Donahue says the needs for local suppliers and for higher skill sets can be met in central Mexico, which also provides a “tremendous” standard of living and a critical mass of international communities and schools that puts expats from Japan, German or Korea more at ease.
“We did a site selection search from Leon to Tlaxcala, right next to Puebla,” he says, noting VW’s growth in Puebla and Audi’s new plant just up the road in San José Chiapa. “We eliminated Tlaxcala, because we wanted to go to a market where we were not going to be competing against Audi and VW for labor. We also eliminated it because we didn’t feel like the area would support the management and production skill sets as well as the Guanajuato and Queretaro areas. Queretaro we loved, but for our clients, which are second and third-tier firms, Queretaro was already developed — there you are going to compete against the aerospace industry.
“So then you narrow down to Guanajuato,” he continues. “We looked at a number of different locations there, and could have picked any one of them and been happy, but the final decision came down to the piece of land we could buy that fit our needs we found in Celaya. It’s 40 minutes from Queretaro, an easy commute, near the railroads. The area still has somewhat of an abundance of labor” — and that labor is happy to consider potential jobs with shorter commutes. “This piece of land is perfect. Far enough away from everybody that we could build a campus without outside influences affecting it, and close enough to Honda, and to export to the US, Canada and South America. It had all the infrastructure for that.”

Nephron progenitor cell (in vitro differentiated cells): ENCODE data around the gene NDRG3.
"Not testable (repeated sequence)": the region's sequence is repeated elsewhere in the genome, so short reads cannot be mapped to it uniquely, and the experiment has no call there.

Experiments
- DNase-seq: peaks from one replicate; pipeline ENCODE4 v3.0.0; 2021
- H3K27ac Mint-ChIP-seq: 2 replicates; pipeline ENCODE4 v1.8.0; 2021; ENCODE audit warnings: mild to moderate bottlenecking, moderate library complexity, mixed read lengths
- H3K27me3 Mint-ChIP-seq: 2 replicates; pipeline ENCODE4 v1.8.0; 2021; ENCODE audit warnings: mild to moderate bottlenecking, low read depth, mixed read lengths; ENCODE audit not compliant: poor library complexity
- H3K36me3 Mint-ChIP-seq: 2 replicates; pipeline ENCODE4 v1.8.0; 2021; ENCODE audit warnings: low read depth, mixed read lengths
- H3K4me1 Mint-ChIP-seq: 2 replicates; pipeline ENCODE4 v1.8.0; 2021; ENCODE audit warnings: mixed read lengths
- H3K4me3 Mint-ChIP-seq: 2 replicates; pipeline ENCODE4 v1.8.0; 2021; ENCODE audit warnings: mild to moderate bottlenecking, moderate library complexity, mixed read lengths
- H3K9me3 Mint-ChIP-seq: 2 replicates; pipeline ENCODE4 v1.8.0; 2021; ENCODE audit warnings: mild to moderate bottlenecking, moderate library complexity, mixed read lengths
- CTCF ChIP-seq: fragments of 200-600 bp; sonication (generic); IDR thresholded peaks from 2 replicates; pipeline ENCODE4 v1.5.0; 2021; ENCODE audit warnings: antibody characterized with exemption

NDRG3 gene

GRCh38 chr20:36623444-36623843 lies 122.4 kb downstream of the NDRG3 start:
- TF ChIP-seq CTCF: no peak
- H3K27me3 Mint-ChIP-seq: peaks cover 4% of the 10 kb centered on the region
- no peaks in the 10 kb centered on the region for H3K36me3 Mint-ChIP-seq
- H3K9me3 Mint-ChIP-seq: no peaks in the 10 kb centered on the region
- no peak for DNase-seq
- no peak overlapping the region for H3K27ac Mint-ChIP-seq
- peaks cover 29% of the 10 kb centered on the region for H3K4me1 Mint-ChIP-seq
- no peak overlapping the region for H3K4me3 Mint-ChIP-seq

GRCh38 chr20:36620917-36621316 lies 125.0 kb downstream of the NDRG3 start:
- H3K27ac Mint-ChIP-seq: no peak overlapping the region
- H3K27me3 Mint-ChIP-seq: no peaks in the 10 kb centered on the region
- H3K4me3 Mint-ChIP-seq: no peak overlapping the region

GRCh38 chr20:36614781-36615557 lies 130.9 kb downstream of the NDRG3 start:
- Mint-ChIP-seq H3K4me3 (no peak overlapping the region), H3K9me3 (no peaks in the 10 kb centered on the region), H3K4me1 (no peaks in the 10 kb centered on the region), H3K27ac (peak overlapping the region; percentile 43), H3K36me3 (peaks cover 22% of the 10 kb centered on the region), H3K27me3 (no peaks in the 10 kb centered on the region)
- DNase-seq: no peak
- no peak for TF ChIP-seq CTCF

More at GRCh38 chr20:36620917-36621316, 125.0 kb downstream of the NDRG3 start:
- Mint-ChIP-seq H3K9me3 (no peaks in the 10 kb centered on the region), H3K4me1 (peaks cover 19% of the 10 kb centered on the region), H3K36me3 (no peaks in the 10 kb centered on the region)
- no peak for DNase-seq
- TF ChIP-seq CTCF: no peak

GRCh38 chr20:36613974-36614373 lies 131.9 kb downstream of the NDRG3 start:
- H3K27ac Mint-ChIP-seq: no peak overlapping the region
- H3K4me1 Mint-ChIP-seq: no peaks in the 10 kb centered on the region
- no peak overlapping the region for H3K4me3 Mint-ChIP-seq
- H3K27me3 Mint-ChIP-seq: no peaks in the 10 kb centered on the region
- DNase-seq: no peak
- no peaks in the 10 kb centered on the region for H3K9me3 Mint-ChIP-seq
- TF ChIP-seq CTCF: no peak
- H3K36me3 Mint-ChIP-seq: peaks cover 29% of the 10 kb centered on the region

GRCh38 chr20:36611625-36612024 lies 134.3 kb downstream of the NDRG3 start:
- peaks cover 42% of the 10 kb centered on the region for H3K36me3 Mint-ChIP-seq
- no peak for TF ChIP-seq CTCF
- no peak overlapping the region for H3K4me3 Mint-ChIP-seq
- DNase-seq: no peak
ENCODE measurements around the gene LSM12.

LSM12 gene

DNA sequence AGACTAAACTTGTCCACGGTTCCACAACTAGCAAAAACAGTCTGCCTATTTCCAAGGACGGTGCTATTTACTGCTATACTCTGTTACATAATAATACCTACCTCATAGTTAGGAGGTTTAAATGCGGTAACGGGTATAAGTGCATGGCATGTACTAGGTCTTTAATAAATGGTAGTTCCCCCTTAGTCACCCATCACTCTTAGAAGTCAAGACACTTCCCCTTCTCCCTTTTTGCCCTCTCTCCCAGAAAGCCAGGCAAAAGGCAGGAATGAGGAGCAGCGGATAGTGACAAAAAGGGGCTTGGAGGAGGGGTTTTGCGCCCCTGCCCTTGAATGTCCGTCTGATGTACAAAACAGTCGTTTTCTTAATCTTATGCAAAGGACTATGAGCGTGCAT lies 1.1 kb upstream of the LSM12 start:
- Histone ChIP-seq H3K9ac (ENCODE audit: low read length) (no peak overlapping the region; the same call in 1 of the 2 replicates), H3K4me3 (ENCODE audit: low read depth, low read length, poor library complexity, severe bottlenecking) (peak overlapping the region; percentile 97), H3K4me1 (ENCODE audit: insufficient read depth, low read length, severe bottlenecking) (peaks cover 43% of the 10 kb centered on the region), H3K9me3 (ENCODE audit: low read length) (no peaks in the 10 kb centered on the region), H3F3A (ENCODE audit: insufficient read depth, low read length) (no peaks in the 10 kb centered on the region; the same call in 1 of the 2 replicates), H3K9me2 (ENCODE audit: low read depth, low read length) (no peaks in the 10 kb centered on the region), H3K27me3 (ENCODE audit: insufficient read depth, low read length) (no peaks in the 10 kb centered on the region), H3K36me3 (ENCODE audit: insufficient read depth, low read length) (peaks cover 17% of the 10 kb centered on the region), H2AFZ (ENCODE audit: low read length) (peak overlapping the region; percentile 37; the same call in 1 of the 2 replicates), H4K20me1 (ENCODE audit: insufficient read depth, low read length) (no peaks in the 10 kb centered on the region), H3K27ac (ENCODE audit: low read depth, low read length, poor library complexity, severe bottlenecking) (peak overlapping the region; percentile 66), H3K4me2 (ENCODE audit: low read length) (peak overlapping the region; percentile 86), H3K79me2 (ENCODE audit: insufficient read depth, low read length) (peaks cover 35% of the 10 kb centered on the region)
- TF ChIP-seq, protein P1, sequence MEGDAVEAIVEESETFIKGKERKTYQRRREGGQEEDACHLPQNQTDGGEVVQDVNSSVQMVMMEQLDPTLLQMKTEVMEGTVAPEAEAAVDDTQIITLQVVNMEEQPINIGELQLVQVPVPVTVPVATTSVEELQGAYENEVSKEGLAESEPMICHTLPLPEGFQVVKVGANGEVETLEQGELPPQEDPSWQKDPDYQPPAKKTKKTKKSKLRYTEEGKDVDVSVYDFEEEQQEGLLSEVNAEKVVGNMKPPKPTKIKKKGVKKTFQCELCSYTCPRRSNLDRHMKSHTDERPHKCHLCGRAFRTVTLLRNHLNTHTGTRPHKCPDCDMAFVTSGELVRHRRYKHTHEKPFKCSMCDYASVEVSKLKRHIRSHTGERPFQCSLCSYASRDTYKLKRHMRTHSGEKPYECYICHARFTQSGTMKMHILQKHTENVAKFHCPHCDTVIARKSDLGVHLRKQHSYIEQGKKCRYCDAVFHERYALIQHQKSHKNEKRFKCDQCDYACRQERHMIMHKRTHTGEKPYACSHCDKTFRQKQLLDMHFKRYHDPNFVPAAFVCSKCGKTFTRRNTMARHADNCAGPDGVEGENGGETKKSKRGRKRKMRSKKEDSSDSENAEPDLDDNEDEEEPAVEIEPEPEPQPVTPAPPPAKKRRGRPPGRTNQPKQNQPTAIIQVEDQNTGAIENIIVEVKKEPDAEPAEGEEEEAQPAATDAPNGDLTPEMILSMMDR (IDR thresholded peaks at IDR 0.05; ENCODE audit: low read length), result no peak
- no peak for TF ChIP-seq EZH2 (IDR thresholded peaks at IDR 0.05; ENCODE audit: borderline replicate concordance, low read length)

Filling in the Gaps
Donahue says the market has deepened and become “so much more sophisticated that a local supply base of products and services is more critical now. We learned we need to be closer to service providers and to potential raw material and component suppliers — you used to be able to bring it all in, but no longer. As you get more automotive, you need tool and die makers who can repair things quickly. So you need to be near tool and die shops. You can’t ship it back to the US or Europe. You also need people who can maintain your equipment quickly. In Queretaro and Leon, all the major equipment suppliers have offices and service centers in these areas.” Two mold shops as good as any in the US or Canada are within 30 minutes of the Celaya campus. “Ten years ago, you would have had to do these things in house. Now you can contract it out in this area.”